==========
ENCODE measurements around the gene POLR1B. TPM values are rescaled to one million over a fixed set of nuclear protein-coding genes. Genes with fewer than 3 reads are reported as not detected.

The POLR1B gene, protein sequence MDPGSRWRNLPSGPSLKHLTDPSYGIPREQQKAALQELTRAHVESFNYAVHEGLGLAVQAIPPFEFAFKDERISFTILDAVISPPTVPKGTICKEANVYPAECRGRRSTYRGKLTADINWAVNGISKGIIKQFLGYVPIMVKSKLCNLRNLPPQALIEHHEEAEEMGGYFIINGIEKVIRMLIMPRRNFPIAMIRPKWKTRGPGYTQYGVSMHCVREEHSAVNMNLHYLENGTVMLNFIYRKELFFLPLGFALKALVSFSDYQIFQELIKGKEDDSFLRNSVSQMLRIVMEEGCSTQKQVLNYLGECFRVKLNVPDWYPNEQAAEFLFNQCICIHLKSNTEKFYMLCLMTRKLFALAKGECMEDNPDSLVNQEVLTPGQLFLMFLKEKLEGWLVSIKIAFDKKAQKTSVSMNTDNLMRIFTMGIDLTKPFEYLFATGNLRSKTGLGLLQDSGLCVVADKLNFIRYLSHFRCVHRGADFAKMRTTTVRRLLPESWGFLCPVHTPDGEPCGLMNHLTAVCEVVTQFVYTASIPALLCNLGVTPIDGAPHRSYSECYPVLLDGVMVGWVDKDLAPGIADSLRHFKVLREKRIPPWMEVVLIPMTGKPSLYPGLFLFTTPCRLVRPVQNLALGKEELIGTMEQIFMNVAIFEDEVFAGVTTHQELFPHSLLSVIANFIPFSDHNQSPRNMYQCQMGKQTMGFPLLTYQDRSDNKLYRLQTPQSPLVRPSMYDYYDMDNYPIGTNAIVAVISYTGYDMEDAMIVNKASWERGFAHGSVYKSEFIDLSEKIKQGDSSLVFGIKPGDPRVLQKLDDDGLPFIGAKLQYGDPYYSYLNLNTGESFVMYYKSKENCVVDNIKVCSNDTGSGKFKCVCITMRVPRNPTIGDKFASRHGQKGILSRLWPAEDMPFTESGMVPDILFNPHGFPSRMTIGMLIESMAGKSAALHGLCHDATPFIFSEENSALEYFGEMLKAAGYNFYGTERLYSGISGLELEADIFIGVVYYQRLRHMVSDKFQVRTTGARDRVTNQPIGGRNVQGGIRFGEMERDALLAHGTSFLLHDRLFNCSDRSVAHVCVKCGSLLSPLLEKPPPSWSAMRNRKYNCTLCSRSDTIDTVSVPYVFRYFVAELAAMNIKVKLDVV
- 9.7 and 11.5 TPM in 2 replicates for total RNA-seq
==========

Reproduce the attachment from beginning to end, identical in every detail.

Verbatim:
ENCODE measurements around the gene POLR1B. TPM values are rescaled to one million over a fixed set of nuclear protein-coding genes. Genes with fewer than 3 reads are reported as not detected.

The POLR1B gene, protein sequence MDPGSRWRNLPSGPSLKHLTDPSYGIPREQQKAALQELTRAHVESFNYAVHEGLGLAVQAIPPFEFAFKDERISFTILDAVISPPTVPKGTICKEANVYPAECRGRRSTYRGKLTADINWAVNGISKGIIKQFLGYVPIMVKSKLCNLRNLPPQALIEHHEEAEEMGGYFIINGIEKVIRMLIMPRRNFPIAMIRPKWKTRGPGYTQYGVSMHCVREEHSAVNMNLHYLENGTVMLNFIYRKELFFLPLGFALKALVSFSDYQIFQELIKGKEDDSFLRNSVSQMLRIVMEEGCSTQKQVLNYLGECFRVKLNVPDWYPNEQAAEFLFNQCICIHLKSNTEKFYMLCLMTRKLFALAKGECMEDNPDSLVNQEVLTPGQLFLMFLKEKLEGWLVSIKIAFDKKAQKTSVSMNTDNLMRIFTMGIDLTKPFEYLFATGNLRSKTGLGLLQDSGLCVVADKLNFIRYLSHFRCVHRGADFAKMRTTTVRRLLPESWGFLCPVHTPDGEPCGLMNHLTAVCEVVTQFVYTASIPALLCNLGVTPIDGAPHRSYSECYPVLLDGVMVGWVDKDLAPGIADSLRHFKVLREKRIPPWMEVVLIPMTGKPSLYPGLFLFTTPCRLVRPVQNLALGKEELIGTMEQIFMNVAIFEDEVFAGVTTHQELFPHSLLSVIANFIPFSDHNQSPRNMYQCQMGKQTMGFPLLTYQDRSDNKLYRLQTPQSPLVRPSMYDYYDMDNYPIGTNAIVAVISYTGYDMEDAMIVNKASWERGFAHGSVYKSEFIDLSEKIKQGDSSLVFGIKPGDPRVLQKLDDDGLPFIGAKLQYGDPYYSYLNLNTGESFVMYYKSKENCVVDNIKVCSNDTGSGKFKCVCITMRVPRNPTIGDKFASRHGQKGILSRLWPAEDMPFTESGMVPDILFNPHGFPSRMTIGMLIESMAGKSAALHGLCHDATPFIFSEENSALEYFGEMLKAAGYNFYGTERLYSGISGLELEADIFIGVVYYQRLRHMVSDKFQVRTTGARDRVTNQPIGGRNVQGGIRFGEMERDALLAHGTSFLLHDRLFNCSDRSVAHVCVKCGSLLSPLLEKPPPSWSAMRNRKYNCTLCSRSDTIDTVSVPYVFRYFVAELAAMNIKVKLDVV
- 9.7 and 11.5 TPM in 2 replicates for total RNA-seq